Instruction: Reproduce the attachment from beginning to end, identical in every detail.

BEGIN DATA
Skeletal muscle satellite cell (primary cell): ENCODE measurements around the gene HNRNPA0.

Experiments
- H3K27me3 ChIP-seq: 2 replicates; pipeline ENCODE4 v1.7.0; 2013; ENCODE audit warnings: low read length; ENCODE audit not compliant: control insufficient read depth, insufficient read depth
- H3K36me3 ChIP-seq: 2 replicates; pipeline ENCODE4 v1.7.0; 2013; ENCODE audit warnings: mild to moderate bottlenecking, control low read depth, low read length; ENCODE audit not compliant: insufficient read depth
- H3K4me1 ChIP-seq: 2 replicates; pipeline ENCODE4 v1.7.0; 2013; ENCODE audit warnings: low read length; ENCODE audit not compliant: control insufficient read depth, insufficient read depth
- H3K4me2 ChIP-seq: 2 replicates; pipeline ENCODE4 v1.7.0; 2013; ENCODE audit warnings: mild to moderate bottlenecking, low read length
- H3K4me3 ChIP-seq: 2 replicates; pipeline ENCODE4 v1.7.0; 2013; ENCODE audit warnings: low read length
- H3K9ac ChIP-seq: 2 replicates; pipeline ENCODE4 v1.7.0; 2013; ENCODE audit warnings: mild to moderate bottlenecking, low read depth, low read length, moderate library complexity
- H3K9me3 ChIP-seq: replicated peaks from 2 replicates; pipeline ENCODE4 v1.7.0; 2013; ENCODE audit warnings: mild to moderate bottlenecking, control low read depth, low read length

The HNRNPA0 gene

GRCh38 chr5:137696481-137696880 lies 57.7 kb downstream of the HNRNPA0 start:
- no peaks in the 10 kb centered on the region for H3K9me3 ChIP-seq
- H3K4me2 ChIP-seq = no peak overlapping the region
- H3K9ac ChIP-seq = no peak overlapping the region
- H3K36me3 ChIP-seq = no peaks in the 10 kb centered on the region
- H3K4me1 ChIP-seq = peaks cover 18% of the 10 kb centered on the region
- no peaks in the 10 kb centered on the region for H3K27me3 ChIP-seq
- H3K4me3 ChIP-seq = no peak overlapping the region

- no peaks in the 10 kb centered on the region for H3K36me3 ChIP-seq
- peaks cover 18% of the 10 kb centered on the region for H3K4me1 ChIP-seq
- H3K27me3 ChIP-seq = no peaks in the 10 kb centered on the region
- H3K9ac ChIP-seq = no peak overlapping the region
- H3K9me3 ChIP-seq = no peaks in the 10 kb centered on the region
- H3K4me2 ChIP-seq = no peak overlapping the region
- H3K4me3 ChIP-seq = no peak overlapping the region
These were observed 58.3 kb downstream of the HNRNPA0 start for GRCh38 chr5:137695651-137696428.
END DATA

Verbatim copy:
Skeletal muscle satellite cell (primary cell): ENCODE measurements around the gene HNRNPA0.

Experiments
- H3K27me3 ChIP-seq: 2 replicates; pipeline ENCODE4 v1.7.0; 2013; ENCODE audit warnings: low read length; ENCODE audit not compliant: control insufficient read depth, insufficient read depth
- H3K36me3 ChIP-seq: 2 replicates; pipeline ENCODE4 v1.7.0; 2013; ENCODE audit warnings: mild to moderate bottlenecking, control low read depth, low read length; ENCODE audit not compliant: insufficient read depth
- H3K4me1 ChIP-seq: 2 replicates; pipeline ENCODE4 v1.7.0; 2013; ENCODE audit warnings: low read length; ENCODE audit not compliant: control insufficient read depth, insufficient read depth
- H3K4me2 ChIP-seq: 2 replicates; pipeline ENCODE4 v1.7.0; 2013; ENCODE audit warnings: mild to moderate bottlenecking, low read length
- H3K4me3 ChIP-seq: 2 replicates; pipeline ENCODE4 v1.7.0; 2013; ENCODE audit warnings: low read length
- H3K9ac ChIP-seq: 2 replicates; pipeline ENCODE4 v1.7.0; 2013; ENCODE audit warnings: mild to moderate bottlenecking, low read depth, low read length, moderate library complexity
- H3K9me3 ChIP-seq: replicated peaks from 2 replicates; pipeline ENCODE4 v1.7.0; 2013; ENCODE audit warnings: mild to moderate bottlenecking, control low read depth, low read length

The HNRNPA0 gene

GRCh38 chr5:137696481-137696880 lies 57.7 kb downstream of the HNRNPA0 start:
- no peaks in the 10 kb centered on the region for H3K9me3 ChIP-seq
- H3K4me2 ChIP-seq = no peak overlapping the region
- H3K9ac ChIP-seq = no peak overlapping the region
- H3K36me3 ChIP-seq = no peaks in the 10 kb centered on the region
- H3K4me1 ChIP-seq = peaks cover 18% of the 10 kb centered on the region
- no peaks in the 10 kb centered on the region for H3K27me3 ChIP-seq
- H3K4me3 ChIP-seq = no peak overlapping the region

- no peaks in the 10 kb centered on the region for H3K36me3 ChIP-seq
- peaks cover 18% of the 10 kb centered on the region for H3K4me1 ChIP-seq
- H3K27me3 ChIP-seq = no peaks in the 10 kb centered on the region
- H3K9ac ChIP-seq = no peak overlapping the region
- H3K9me3 ChIP-seq = no peaks in the 10 kb centered on the region
- H3K4me2 ChIP-seq = no peak overlapping the region
- H3K4me3 ChIP-seq = no peak overlapping the region
These were observed 58.3 kb downstream of the HNRNPA0 start for GRCh38 chr5:137695651-137696428.